The technology behind the Titan Krios also solves a problem with stability. Typical electron microscopes are vulnerable to the smallest vibrations—from the slightest breeze to the sound of a person speaking. The Titan Krios solves this problem by housing the entire system in a 12-foot-tall protective case.
Many electron microscopes also require researchers to cool samples by manually adding liquid nitrogen to the system every few hours. But the Titan Krios has automated cooling and specimen-changing systems, which speed up studies and give more researchers time to use the equipment.
The Titan Krios is coupled to a new generation of digital camera, the Gatan K2 Summit, which detects electrons directly instead of having to convert electrons to light. This provides for much higher resolution images. The new detectors also acquire images at a very high speed, essentially capturing a movie of the specimen being imaged, rather than a single frame. This allows any movement the specimen makes during imaging to be corrected with even further and dramatic improvements to the resolution.
Though the Talos does not have all of these advanced features, it does have improved stability and a Piezo stage, which allows for very precise sample positioning.
Teamwork at TSRI
Like many projects at TSRI, capturing and analyzing data from these microscopes is a team effort.
Installing the Titan Krios started with the TSRI facilities staff, who designed and built a special suite to control vibrations, temperature, air flow and humidity. This unique room is just steps away from the room that houses the Talos.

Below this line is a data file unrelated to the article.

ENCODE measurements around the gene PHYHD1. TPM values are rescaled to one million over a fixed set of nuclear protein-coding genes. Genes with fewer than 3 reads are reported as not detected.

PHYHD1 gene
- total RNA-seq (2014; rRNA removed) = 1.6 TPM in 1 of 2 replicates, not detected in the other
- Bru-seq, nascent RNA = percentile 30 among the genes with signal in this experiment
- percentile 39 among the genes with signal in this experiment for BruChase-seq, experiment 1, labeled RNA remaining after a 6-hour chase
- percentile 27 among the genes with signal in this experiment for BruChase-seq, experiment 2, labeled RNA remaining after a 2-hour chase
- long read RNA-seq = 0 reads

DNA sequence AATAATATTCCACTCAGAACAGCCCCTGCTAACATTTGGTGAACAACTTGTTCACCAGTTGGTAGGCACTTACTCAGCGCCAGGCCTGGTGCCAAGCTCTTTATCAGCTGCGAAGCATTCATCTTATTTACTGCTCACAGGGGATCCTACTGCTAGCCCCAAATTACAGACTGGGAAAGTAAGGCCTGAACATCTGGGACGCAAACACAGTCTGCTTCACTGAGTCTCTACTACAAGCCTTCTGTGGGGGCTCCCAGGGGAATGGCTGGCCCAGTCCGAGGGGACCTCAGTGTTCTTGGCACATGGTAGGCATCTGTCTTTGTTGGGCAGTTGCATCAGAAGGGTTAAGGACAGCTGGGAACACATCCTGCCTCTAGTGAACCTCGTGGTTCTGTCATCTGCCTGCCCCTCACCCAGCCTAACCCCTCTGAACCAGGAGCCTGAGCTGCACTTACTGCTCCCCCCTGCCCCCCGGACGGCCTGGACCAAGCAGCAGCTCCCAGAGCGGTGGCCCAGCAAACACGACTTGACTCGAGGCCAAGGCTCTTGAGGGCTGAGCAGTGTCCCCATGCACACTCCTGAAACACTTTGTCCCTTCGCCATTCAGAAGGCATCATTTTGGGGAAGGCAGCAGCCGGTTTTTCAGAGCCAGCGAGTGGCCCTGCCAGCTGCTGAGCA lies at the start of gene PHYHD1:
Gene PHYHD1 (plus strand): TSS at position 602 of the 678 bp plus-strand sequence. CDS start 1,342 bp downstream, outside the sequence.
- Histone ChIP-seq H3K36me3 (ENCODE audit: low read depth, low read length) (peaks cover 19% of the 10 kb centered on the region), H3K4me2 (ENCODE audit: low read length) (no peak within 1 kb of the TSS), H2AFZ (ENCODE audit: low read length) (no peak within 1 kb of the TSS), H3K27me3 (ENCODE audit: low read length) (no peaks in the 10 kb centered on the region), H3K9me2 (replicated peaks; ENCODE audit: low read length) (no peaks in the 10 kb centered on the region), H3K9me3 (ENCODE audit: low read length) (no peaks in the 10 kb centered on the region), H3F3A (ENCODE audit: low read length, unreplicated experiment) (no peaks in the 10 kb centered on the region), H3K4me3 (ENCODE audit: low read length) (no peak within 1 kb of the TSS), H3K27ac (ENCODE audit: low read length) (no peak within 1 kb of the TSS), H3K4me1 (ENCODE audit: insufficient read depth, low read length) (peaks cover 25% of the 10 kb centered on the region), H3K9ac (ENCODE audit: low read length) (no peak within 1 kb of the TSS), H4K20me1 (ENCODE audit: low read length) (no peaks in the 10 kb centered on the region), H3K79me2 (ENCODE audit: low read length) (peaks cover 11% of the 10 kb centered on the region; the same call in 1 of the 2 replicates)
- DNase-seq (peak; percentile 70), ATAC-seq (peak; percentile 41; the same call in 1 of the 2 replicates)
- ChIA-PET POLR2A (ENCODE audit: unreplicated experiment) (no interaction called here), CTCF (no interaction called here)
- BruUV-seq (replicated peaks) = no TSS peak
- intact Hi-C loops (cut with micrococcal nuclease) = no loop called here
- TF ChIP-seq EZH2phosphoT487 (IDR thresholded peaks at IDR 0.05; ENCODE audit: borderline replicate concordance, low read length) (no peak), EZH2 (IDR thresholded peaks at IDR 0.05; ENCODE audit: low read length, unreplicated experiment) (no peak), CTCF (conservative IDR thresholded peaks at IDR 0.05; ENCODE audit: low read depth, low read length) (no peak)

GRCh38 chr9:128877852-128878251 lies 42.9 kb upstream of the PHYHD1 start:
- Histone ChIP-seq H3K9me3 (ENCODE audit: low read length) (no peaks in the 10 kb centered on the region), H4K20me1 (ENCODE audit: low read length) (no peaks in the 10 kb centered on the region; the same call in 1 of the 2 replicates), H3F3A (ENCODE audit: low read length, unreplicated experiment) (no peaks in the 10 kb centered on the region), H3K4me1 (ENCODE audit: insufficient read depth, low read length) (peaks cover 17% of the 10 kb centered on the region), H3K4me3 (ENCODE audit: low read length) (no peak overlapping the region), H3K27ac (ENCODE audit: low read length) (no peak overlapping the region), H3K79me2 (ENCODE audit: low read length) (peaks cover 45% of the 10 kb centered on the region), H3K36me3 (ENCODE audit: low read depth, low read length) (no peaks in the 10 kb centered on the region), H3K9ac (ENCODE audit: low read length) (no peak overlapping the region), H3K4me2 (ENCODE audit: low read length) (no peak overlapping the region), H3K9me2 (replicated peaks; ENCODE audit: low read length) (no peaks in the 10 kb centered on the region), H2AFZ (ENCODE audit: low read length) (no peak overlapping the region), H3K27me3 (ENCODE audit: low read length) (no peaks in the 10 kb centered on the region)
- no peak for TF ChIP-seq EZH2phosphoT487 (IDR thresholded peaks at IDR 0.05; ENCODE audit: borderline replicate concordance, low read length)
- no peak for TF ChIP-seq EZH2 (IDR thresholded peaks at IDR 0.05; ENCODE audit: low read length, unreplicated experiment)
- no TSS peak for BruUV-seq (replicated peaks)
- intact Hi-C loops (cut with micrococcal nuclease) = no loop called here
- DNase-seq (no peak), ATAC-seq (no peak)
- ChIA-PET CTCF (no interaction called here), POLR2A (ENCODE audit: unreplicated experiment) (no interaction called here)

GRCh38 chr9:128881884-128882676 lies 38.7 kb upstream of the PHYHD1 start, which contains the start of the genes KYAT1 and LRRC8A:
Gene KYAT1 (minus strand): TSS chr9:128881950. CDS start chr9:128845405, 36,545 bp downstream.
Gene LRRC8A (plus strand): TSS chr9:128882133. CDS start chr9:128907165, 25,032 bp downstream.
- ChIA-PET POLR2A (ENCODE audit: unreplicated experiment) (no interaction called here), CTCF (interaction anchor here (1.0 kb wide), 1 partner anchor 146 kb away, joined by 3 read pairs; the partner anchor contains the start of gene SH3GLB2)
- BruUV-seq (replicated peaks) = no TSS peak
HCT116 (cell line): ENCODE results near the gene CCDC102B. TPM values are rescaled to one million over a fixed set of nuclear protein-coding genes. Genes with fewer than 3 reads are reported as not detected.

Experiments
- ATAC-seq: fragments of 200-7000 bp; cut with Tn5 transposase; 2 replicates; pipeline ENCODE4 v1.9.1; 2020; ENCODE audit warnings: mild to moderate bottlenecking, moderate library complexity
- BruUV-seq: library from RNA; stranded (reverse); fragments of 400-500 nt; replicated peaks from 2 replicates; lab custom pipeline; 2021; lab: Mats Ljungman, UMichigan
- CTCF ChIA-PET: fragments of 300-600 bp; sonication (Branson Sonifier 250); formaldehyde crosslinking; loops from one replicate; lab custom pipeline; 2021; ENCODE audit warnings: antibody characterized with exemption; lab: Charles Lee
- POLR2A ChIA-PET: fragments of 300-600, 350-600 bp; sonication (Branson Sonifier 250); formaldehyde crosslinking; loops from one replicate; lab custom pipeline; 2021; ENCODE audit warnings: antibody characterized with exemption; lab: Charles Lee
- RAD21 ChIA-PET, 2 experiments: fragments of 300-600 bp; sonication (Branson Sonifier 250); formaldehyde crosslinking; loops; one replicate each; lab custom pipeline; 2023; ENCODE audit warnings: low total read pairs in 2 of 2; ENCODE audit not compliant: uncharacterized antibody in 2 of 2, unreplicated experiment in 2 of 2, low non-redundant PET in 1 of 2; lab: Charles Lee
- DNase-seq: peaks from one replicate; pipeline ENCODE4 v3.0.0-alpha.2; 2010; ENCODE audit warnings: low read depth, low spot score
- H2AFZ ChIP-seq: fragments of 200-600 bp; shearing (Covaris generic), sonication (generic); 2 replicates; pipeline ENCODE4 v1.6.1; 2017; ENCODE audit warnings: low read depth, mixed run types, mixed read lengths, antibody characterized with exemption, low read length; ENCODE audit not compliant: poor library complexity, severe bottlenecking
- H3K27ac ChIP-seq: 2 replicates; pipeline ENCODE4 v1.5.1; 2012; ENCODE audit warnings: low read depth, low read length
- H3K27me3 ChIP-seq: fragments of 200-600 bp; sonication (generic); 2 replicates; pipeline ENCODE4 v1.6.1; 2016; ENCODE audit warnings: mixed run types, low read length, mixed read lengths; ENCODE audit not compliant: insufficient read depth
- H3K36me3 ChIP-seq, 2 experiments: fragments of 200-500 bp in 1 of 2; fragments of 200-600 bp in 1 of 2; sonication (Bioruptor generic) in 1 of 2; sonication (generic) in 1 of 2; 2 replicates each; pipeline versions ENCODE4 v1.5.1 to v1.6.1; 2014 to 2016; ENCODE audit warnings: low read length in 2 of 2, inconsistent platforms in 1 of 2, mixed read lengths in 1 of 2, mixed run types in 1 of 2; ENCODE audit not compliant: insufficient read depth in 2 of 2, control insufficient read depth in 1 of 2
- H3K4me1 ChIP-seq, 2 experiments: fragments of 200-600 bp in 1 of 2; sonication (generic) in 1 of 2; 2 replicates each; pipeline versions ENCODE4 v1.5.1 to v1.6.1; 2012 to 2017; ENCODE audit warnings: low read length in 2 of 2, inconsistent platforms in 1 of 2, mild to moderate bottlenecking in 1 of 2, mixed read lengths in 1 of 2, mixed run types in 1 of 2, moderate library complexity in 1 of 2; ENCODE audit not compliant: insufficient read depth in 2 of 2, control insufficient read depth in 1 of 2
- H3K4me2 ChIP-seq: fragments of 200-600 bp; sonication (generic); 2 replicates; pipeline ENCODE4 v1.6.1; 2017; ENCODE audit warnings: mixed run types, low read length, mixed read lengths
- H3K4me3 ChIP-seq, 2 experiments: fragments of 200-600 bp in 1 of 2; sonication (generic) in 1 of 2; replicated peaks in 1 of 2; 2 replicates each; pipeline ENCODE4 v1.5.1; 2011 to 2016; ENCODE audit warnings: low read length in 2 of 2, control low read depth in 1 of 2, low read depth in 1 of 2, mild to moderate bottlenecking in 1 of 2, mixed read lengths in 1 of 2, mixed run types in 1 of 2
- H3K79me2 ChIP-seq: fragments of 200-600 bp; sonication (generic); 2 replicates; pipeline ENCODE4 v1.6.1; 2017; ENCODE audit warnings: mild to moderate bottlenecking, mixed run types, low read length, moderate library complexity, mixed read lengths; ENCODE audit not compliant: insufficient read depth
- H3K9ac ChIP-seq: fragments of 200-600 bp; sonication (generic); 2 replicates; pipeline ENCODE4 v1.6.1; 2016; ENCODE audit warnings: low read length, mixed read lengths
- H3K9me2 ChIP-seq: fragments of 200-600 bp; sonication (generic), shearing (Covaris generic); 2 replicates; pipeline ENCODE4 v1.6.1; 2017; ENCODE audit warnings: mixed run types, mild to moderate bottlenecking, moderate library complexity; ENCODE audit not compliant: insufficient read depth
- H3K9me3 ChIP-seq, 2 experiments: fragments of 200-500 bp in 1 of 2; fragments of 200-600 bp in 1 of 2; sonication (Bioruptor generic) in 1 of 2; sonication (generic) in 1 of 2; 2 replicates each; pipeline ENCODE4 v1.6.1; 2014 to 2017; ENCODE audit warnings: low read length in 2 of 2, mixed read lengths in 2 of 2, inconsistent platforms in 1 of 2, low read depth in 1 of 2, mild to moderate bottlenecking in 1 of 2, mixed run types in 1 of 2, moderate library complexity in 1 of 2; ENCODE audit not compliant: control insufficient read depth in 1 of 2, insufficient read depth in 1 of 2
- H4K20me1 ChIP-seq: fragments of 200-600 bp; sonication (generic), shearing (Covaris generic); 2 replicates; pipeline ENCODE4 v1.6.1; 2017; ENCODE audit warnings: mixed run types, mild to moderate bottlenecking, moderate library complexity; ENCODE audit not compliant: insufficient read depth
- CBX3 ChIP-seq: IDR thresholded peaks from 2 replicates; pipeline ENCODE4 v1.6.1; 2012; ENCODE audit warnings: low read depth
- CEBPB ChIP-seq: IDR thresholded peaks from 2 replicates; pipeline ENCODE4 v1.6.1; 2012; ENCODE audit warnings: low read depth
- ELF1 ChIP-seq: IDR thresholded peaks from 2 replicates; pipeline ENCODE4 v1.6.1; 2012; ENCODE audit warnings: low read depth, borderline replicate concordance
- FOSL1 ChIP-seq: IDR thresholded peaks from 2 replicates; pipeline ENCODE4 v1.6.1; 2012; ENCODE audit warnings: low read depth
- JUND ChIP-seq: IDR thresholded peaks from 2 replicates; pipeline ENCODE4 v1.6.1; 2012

“This is probably one of the best microscope suites in the world,” said Clint Potter, professor at TSRI and co-director of the National Resource for Automated Molecular Microscopy.
The TEM and the Titan Krios also take advantage of software created by Potter and Carragher to automatically control the microscope and acquire images of the specimen of interest. This software helps scientists save time and greatly increases the number of samples and number of images of each sample that can be routinely acquired.
Once scientists have images from these microscopes, they make extensive use of TSRI computational services for analysis. “We have great computational facilities and really outstanding computational staff that make this possible,” said Carragher.
In addition to breaking new scientific ground, Potter said working with the Titan Krios gives TSRI graduate students and postdoctoral fellows a chance to learn how to use automated electron microscopy equipment, work with imaging software and try new data collection methods.
“They’re collaborating with the top biological people at Scripps,” said Potter. “That makes you a hot commodity.”
Time on the Titan Krios and Talos TEM is shared among the electron microscopy laboratories at TSRI, led by Potter, Carragher, Andrew Ward, Ian Wilson, Jack Johnson, Francisco Asturias, Ronald Milligan, Gabriel Lander and Nigel Unwin, who are using the microscope for a range of projects, including studies of molecules involved in disease and those critical to human health. Funding for the new microscopes largely came from National Institute of Health’s National Institute of Allergy and Infectious Diseases, through a supplement to the Scripps Center for HIV/AIDS Vaccine Immunology and Immunogen Discovery (UM1 AI100663); the Bill & Melinda Gates Foundation; and TSRI.